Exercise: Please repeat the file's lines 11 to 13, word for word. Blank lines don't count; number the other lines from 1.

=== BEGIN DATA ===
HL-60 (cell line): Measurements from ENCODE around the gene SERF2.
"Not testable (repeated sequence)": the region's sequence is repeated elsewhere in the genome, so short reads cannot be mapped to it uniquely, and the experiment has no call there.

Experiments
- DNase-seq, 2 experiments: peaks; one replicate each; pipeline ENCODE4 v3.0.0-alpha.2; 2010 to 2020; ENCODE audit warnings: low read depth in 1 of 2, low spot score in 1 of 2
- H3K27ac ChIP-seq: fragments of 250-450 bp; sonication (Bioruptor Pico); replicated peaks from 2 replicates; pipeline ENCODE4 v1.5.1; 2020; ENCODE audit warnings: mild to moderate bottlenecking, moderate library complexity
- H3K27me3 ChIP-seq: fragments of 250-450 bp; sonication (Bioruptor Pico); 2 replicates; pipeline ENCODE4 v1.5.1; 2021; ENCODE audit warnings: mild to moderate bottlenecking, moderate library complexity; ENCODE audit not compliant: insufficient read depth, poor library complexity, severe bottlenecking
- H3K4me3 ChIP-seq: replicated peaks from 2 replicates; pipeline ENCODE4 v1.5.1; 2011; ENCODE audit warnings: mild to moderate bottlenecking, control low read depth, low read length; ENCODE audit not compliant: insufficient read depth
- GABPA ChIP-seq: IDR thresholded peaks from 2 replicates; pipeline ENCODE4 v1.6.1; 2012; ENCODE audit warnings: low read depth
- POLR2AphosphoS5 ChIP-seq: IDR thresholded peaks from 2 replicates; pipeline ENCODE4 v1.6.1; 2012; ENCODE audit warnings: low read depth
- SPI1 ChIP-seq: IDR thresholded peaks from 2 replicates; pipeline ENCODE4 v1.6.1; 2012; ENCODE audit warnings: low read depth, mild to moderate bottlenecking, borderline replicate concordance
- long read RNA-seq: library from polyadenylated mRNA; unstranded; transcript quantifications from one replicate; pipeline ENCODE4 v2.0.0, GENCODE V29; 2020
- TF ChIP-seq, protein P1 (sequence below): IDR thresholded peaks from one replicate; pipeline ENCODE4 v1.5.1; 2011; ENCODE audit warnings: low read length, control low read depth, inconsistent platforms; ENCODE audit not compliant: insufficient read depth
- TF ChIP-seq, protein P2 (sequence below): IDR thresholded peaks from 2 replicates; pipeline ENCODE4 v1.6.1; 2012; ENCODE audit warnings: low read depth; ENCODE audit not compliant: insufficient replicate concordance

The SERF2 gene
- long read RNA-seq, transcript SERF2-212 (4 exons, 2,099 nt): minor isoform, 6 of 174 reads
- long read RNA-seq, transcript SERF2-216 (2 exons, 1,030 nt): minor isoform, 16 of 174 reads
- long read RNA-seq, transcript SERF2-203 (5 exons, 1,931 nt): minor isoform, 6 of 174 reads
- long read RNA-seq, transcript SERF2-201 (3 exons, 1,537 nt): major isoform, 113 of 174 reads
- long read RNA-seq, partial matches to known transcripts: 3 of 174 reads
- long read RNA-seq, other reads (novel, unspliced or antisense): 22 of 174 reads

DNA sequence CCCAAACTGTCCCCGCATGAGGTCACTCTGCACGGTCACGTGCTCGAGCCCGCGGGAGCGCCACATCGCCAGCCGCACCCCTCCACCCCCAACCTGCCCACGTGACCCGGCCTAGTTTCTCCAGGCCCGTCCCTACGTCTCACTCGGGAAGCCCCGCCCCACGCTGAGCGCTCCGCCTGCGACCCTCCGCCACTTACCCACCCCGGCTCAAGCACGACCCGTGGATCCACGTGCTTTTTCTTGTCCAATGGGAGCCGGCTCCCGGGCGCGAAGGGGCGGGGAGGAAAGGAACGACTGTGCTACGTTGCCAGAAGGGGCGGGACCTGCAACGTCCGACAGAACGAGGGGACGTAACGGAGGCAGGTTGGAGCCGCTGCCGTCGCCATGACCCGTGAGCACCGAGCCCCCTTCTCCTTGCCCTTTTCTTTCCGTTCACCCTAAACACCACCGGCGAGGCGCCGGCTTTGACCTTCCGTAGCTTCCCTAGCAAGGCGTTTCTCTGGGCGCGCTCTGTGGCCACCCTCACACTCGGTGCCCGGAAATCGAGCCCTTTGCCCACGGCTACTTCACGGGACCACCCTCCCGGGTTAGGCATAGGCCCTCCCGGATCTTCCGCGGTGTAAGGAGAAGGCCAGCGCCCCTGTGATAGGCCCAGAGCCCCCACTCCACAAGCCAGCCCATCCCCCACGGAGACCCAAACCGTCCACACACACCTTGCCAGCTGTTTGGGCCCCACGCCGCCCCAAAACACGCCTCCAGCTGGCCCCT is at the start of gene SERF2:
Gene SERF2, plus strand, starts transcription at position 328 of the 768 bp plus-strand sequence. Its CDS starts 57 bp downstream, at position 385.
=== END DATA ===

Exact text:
- long read RNA-seq: library from polyadenylated mRNA; unstranded; transcript quantifications from one replicate; pipeline ENCODE4 v2.0.0, GENCODE V29; 2020
- TF ChIP-seq, protein P1 (sequence below): IDR thresholded peaks from one replicate; pipeline ENCODE4 v1.5.1; 2011; ENCODE audit warnings: low read length, control low read depth, inconsistent platforms; ENCODE audit not compliant: insufficient read depth
- TF ChIP-seq, protein P2 (sequence below): IDR thresholded peaks from 2 replicates; pipeline ENCODE4 v1.6.1; 2012; ENCODE audit warnings: low read depth; ENCODE audit not compliant: insufficient replicate concordance